HOUSTON ROCKETS

Advanced Stats:

PACE #10 97.1

OFFENSE: #6 108.0

DEFENSE: #13 106.2

 

Last season no team started the season in such a disastrous way like the Rockets and probably this was the reason that cost them the 8th seed in the Western conference. The Rockets knew that Yao Ming couldn’t play in back to back games, but they found quickly that Ming couldn’t play at all. Then they started 0-5 the season when they could have won all the 5 games as they led every ball game down the stretch!

Without Yao Ming, the Rockets had a relatively deep roster that didn’t have any “real” superstar. Nevertheless, Rick Adelman was able to produce some magic and turn the Rockets into the 6th best efficient offensive team in the league! The Rockets had some problems in scoring near the basket – they were 21st in field goal percentage and 23rd in FG% at the rim with just 62.8%. However, they were just a good 3pts shooting team and they just didn’t turn the ball over – 2nd best TO/ratio of the league! Their balance made them a competitive team, but down the stretch, their lack of “star power” was really problematic because the Rockets didn’t have a reliable player in the crunch time and they struggled in several games where they could won if they had a superstar to carry them at the end.

Houston was traditionally an excellent defensive team, but Rick Carlisle realized that with the current roster they wouldn’t have a chance to play in a slow paced half court game like they were used to play with a prime Yao Ming. Having Kevin Martin and Luis Scola playing major minutes will hurt you on the defensive end and when your starting center is the 6’6’’ Chuck Hayes, Rick Adelman knew his Rockets were in trouble and indeed they were: #27 points in the paint allowed w/45.9; #23 Fast Break points per game allowed w/14.7ppg and #28 creating TO’s with a 12.55% TO/rate.

For this season, Rick Adelman is now in Minnesota and Kevin McHale is the new Rockets’ head coach. I don’t want to make early predictions, but the drop off of quality is considerable between Adelman and McHale. Adelman has one of the best coaching records of the league and he has an absurd experience while McHale had two stints as a head coach of the Wolves and that’s all. Eventually he could be a great head coach but right now I choose Adelamn every day over him.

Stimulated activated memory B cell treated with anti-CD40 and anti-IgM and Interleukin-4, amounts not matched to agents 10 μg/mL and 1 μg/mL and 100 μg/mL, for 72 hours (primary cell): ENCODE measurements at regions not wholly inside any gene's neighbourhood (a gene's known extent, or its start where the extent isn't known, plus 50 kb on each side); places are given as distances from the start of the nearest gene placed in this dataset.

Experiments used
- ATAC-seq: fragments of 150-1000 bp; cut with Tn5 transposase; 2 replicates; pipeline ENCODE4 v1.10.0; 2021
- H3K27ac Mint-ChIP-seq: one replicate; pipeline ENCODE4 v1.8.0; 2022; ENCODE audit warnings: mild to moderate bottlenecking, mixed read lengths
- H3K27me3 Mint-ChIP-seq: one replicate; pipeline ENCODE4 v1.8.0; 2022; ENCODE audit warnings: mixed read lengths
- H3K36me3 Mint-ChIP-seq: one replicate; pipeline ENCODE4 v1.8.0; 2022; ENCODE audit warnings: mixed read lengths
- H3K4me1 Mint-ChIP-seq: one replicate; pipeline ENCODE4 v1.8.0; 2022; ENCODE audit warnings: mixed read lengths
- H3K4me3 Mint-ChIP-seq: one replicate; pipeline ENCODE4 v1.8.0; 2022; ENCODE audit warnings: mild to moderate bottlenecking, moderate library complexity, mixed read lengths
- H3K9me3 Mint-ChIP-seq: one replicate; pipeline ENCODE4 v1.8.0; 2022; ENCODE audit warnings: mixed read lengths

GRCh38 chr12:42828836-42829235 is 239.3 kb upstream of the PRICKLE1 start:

After Yao Ming being the franchise face of the Rockets, Houston tried badly to add a perennial star for their frontcourt – their plan to rebuild was signing or trading a top frontcourt player as their foundation. Pau Gasol “was” that guy but the other teams’ owners had other plans and then they failed to sign Nene Hilario who chose to stay in Denver. The best they could obtain was Samuel Dalembert and while he isn’t by any means near the quality of a Pau Gasol or Nene, the Rockets has now a guy that will protect the rim and so, they can have aspirations to be a good defensive team.

McHale will have to create good team chemistry around Kevin Martin and Luis Scola because the organization already showed that they won’t hesitate in trading them in the future. Martin is a solid scorer that is excellent in drawing fouls and going to the free throw line, the problem is that his defense is atrocious, so the Rockets must find a way to hide his defensive liabilities. On the other side, Scola is an all around player. His offensive arsenal is one of the bests in the league for his position – he hit 48% FG from 16-23 feet while attempting almost 5 FGA per game in that area, but somehow like Martin (but not as bad as him), Scola isn’t a good defensive player, however having a guy like Dalembert playing on his side will help. In a certain way is like Dirk Nowitzki playing with Tyson Chandler with the obvious differences.

The Rockets added to their frontcourt rookie Marcus Morris in the first round and Norris is a versatile PF that has some offensive skills, however his size and length (or lack of it) could be problematic and that’s why the Rockets pursued badly a big center to help Scola and Norris in the defensive assignments.  

For the backcourt, the Rockets have a lot of young players: Chase Budinger, Courtney Lee, Kyle Lowry, Terrence Williams or Jonny Flynn. Of all these players, I really like the way Lowry has developed in the last two seasons. Lowry is a solid defensive player and his offensive repertoire is growing fast. His court vision is way better than anyone could guess in his days in Memphis, so the Rockets has a good PG for the present and future.

The Rockets are one of the teams that don’t have a true superstar, but they could be competitive because of a deep roster. The ability to be competitive or not will be on their head coach Kevin McHale’s job in finding the right rotations. Somehow, the Rockets remind me of this season’s Denver Nuggets even though the Nuggets have a better overall roster and a better coach.